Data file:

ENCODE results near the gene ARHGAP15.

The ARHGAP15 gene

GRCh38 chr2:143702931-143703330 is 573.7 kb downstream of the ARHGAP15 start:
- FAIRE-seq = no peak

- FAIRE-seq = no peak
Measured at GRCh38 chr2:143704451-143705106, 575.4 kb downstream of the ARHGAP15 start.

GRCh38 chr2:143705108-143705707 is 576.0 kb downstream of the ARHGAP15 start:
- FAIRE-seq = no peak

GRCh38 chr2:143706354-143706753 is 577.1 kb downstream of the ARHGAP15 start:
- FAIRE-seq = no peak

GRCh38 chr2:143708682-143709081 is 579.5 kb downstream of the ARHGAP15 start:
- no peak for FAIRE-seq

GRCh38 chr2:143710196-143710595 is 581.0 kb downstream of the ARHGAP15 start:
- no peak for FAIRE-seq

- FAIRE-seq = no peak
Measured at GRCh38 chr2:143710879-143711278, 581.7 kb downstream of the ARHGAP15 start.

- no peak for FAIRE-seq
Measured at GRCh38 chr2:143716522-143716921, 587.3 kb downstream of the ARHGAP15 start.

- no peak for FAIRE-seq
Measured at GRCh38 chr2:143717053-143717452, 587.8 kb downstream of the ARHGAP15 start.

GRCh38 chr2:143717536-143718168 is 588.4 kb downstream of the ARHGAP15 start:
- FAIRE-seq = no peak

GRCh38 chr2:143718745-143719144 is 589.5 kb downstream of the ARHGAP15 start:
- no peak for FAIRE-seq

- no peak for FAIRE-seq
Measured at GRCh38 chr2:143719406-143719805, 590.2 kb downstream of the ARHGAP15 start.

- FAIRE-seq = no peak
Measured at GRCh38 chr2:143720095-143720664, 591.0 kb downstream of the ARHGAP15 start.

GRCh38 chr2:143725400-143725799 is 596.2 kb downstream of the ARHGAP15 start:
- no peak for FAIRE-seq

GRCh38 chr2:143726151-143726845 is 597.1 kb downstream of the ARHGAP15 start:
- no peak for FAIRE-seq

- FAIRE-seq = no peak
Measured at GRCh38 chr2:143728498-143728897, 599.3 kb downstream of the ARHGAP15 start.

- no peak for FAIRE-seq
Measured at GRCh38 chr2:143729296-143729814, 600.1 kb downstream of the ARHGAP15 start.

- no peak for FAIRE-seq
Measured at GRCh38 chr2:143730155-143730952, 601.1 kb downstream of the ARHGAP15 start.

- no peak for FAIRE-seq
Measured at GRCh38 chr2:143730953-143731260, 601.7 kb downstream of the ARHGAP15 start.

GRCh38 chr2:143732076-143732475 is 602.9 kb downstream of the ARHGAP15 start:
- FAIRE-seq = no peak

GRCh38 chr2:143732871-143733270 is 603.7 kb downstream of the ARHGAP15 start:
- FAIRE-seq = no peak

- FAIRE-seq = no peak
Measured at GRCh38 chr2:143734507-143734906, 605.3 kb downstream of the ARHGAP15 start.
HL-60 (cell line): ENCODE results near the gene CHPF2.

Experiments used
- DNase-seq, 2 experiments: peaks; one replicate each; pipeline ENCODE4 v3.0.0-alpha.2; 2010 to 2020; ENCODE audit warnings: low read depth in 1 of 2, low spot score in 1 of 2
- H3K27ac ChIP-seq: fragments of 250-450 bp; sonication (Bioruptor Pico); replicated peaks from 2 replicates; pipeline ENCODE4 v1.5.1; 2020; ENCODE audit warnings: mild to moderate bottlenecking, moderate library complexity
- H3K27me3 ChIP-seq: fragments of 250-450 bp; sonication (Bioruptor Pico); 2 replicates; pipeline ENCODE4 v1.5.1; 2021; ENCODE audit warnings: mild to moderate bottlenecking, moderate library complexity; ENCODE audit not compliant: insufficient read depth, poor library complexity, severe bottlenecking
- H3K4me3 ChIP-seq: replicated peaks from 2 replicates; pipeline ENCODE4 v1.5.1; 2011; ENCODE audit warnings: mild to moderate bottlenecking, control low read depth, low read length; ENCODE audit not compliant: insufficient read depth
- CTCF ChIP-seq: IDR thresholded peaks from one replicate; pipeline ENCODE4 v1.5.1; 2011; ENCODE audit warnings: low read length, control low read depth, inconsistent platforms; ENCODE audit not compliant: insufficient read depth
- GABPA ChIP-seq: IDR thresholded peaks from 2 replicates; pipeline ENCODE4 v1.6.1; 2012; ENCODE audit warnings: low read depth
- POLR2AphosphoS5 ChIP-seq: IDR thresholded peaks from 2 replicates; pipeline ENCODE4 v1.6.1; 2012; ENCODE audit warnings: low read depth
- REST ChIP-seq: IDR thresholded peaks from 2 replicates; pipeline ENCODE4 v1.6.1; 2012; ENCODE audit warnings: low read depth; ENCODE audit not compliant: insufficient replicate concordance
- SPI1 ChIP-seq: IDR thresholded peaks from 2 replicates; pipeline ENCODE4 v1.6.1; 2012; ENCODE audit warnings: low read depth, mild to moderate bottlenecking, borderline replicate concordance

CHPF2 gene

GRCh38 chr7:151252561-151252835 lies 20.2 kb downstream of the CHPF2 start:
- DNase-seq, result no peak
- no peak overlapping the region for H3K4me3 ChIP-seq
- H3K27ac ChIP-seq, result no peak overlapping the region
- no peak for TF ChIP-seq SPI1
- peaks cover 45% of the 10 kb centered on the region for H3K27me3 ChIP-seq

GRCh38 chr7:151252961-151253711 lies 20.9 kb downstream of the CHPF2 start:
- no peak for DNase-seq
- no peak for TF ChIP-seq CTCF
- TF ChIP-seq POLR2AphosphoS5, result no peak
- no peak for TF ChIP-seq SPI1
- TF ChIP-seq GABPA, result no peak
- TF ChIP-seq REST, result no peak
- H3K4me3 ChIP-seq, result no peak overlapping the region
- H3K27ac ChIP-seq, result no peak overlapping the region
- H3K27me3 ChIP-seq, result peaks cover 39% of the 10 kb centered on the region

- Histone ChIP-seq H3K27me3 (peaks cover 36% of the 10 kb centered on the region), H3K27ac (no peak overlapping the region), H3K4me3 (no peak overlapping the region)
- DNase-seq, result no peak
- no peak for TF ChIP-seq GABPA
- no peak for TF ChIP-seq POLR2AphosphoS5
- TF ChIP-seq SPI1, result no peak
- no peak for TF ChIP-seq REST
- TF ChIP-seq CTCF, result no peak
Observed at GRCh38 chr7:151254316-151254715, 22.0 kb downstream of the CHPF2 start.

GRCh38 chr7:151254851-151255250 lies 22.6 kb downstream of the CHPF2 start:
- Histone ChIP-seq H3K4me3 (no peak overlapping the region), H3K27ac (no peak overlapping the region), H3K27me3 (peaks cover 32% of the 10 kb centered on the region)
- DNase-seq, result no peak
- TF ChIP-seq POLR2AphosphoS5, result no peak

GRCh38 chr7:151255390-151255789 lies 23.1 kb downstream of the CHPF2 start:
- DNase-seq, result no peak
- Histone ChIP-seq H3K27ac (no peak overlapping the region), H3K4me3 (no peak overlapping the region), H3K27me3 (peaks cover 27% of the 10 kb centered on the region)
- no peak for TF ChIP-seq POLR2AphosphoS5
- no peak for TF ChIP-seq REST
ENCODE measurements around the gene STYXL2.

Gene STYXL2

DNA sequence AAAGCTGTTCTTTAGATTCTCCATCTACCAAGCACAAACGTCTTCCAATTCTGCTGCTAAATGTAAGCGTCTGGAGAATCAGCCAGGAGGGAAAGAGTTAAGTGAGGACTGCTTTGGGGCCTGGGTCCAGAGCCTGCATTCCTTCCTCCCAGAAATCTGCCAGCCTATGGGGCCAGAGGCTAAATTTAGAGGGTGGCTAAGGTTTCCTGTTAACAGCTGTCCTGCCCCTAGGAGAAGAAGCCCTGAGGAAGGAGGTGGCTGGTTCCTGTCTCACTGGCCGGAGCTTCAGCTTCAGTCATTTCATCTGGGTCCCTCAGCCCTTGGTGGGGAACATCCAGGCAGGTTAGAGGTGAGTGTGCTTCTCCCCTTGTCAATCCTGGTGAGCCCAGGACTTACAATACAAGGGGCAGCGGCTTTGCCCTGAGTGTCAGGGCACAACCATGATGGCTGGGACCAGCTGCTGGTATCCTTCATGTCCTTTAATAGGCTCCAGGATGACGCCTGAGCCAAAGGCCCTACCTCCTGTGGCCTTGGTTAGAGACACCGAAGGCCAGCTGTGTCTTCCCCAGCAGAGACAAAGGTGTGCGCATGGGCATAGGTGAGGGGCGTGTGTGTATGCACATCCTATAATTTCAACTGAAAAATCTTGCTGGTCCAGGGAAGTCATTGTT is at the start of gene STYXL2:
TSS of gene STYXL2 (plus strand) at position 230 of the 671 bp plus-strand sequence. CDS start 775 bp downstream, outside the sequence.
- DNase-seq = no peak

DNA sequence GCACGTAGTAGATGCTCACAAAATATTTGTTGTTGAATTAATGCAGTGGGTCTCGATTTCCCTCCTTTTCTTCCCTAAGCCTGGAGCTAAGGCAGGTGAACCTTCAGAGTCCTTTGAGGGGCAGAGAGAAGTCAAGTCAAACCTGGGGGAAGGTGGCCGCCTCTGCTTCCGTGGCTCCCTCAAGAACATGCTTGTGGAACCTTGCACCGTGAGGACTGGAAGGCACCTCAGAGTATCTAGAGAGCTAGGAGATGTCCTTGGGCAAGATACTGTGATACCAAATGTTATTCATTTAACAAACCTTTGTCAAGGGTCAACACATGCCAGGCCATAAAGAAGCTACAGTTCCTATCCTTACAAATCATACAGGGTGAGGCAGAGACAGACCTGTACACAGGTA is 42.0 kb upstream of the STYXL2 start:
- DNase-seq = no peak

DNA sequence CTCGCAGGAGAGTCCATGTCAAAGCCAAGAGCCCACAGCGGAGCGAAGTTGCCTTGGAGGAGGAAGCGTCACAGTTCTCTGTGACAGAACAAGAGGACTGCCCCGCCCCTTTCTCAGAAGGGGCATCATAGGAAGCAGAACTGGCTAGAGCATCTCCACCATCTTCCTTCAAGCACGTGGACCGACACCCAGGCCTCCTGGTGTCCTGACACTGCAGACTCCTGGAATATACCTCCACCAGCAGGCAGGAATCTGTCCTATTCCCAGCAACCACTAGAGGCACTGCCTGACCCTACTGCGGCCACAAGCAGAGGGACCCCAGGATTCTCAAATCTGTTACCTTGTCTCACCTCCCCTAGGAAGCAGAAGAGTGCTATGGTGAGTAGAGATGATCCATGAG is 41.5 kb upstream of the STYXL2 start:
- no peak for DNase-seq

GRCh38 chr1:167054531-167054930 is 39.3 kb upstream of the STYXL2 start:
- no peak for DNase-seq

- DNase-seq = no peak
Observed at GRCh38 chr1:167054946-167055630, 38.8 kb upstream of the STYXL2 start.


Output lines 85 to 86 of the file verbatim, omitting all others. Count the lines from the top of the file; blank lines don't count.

- DNase-seq, result no peak
- TF ChIP-seq POLR2AphosphoS5, result no peak